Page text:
• Plan: Pick a plan that works for you. For example, 5% of my pay goes back to Patreon while the rest goes to me. This plan allows tools to master membership. Other plans can give you additional features. The pricing page explains it in more detail.
  • Set goals: Patreon has an option where you can indicate different goals you want to meet. Example: Goal 1: $25/month = payment for a website. Goal 2: $50/month = payment towards marketing materials. Be transparent about how their donations can help you. Start out with small goals so that you reach them faster. It will encourage people to add in that extra dollar to help you hit that next goal.

Tiers: Tiers are used to encourage patrons to donate certain monetary amounts to your cause. Again, this will come out whenever you indicate you’re posting a “paid post.” You can also do teaser posts or free posts. But what kind of tiers should you do?

    • Most important: pick tiers that 1. you know you can deliver and 2. won’t cost more than what you’re receiving.
  • Low tiers: Provide several low tier prices ($1, $2, $3, $5) as people are more likely to pick these over the higher tiers. These can include things such as access to all “paid posts,” shout outs on social media, hidden stories, behind-the-scene information, etc. These are all things you can easily send to a patron the moment they sign up.
  • Middle tiers: These should obviously provide more rewards as your patrons will be paying quite a bit higher to support you ($10, $15, $20, $25). For example, you would give them everything from the initial tiers along with, say, their name on a dedication page, a printed copy of your book, swag, an e-book, etc. You want to make sure your patrons feel like they’re getting a lot in return for their generous donations.
  • Upper tiers: Few people generally choose the upper tiers, but some creators do get lucky, so make sure you have good rewards. These are generally tiers that are $50 and above. These rewards could include more personalized items, such as a personal story written just for the patron, a skype call with you, writing advice, etc. Again, make it worth the cost.
  • Don’t be afraid to offer a large tier ($100+) in case you get a fan who is really dedicated to your work. Just make sure you can deliver.

Delivery: Delivery, above everything else, is the most important aspect of Patreon. If you promise to post something each month, then do your best to stick to that schedule. Some patrons can donate to you monthly whether or not you post something. Some will set it so they only donate when you create a “paid post.”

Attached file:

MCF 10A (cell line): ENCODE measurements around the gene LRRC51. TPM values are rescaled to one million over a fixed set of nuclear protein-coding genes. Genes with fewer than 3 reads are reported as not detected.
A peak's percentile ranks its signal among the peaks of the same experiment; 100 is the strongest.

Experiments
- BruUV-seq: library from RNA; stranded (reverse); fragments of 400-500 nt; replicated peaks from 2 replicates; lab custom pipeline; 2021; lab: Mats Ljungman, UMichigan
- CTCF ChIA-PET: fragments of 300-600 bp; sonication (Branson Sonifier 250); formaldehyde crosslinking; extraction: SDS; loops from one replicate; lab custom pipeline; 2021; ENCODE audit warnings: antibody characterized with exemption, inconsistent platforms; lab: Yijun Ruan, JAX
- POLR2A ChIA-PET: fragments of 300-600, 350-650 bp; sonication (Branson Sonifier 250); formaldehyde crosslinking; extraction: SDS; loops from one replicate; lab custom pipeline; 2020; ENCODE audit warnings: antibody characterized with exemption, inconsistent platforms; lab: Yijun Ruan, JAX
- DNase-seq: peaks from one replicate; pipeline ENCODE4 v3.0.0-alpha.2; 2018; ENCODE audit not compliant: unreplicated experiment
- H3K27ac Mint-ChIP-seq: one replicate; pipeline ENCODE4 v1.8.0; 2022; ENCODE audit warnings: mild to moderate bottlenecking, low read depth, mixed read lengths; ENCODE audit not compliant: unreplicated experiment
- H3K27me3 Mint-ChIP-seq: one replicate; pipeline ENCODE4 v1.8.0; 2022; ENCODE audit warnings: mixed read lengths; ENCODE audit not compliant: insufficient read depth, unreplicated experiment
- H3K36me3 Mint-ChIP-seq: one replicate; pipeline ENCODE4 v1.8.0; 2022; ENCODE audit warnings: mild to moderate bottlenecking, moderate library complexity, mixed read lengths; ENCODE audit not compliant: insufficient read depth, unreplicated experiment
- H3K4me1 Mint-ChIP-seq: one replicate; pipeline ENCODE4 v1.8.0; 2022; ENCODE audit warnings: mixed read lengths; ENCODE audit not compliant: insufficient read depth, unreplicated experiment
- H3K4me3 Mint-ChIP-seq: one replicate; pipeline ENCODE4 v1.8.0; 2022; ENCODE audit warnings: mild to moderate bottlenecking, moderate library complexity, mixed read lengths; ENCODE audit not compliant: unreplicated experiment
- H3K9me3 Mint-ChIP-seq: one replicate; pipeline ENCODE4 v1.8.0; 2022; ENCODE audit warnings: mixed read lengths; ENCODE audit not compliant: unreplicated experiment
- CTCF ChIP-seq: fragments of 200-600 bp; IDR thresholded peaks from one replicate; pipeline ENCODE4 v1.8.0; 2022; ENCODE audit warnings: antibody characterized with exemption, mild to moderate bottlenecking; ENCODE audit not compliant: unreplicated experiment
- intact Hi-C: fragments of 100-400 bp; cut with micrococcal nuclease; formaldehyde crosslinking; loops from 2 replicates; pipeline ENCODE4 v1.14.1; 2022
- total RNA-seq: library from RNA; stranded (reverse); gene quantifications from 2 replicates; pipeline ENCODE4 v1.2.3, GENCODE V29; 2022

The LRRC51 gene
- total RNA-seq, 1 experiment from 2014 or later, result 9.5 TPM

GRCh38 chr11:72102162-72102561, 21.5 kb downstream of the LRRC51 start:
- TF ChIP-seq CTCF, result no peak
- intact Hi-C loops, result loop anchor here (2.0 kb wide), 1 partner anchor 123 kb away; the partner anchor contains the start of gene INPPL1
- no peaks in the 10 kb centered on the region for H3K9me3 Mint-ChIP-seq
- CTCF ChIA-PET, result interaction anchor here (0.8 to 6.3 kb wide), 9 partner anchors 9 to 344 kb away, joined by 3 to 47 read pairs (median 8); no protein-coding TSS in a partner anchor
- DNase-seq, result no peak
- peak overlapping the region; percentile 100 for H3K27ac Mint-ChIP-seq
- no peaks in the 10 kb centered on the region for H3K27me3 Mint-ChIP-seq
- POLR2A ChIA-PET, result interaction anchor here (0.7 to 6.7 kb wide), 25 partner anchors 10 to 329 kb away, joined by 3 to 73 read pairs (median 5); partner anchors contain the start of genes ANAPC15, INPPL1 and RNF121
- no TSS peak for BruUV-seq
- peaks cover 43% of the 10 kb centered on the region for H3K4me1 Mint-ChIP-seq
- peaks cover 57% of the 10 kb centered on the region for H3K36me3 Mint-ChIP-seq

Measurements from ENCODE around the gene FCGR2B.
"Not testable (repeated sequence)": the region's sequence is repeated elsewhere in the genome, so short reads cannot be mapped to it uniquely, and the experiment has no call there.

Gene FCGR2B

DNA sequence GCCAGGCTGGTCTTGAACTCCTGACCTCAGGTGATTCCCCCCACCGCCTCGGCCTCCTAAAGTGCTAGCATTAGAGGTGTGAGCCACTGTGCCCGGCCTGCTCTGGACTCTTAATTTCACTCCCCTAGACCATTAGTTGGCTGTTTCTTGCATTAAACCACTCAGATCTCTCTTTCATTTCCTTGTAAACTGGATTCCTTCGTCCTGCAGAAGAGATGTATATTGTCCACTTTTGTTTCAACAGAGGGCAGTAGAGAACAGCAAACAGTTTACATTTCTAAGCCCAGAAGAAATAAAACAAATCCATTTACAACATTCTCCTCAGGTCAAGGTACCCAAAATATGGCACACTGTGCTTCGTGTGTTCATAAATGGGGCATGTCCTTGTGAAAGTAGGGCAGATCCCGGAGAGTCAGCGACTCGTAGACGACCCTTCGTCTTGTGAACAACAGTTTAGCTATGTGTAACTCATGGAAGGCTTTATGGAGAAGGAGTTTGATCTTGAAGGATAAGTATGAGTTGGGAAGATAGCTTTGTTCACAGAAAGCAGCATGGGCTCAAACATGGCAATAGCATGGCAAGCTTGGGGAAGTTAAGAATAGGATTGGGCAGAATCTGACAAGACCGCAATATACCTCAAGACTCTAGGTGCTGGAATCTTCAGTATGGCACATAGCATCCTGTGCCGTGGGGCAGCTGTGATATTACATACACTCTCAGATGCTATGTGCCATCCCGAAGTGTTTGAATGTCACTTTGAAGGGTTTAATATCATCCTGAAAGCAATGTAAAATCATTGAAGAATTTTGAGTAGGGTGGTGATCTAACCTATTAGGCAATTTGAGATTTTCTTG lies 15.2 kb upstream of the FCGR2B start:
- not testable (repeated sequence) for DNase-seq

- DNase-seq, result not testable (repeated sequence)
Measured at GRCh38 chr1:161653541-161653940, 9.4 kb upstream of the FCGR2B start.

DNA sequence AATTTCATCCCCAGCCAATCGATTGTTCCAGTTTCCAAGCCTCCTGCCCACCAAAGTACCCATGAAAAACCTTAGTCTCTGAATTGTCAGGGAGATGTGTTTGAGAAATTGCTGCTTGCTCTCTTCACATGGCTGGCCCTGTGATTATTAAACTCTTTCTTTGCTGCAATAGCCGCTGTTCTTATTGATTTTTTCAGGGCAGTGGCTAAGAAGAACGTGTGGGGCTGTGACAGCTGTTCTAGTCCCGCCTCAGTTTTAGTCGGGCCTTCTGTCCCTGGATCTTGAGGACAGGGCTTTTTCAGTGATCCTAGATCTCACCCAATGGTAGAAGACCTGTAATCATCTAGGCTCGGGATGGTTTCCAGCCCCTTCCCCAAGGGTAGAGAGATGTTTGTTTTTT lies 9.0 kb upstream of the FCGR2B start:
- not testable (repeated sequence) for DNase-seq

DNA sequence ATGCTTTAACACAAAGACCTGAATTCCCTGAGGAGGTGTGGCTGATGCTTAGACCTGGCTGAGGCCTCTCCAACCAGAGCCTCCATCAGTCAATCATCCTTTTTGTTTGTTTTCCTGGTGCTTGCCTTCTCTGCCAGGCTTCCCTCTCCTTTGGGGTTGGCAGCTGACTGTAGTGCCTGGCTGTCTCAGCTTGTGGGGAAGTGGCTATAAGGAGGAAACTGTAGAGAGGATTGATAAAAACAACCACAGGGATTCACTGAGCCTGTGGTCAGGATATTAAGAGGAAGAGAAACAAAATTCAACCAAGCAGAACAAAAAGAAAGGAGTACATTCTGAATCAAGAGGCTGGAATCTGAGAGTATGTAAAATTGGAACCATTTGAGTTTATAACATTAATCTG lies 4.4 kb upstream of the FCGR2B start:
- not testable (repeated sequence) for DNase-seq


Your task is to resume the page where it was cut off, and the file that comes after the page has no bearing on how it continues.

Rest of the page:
• If you’re going to miss a deadline, let your patrons know so they’re not sitting there, wondering why a post didn’t appear. Missing deliveries is one of the biggest reasons people tend to lose patrons. Be honest.
  • Don’t post more “paid posts” than what you promised. Patrons may only intend to pay you $5 per paid post, and if they’re only expecting one a month, they’re going to be very surprised if $10 suddenly comes out of their account. If you want to provide more material for your page, that’s fine, but don’t make it a “paid post.”
  • When someone becomes a patron, be sure to deliver their rewards as soon as possible so you don’t risk losing them. They’re willing to support you; show them the courtesy of thanking them in return.

Promotion: Once your Patreon page is set up, you’ll want to promote it in as many ways possible. Sharing it across social media and by mouth is great, but there are a few other ways you can give it additional attention:

  • Feature it visibly on your website. Let readers know there are ways they can support you if they want to do more than buy/read your book.
  • Add it to a newsletter.
  • Post free material frequently enough that you have reason to share it across social media. Only patrons can see paid posts, so you’ll want to leave some things free.
  • Don’t forget to mention it when you’re promoting your work in person.

All of these elements should help you get started with your Patreon page. Check out other creators to get some ideas on what works for them, and how that, in turn, might fit your image. Most of all, be honest, kind, and thankful. Your patrons are doing you a great service by supporting you. Be sure to thank them by living up to your promises.

Erin Casey

Erin Casey

Author

Erin graduated from Cornell College in 2009 with degrees in English and Secondary Education. She decided to expand upon her teaching knowledge by leading writing sessions at first for the Iowa Writers' House and now for The Writers' Rooms

She attended the Denver Publishing Institute in 2009 and has been a recruiter ever since. She is the Communications and Student Relationships Manager at The Iowa Writers' House and one of two Directors of The Writers' Rooms. She writes children's poetry and stories for Whimsical Whiskers and volunteers at RARE, a raptor rescue center. 

She's also a devoted bird mom. 

When not volunteering and working, she's writing her LGBT YA fantasy story, posting urban and regular fantasy on Wattpad, and sharing her literary journey on Instagram. 

She released her first book, The Purple Door District, in December 2018.  Her next book, Wolf Pit, is set to come out December 2019.

Find Erin at http://erincasey.com 

Become her Patron at patreon.com/erincasey

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Patreon for Authors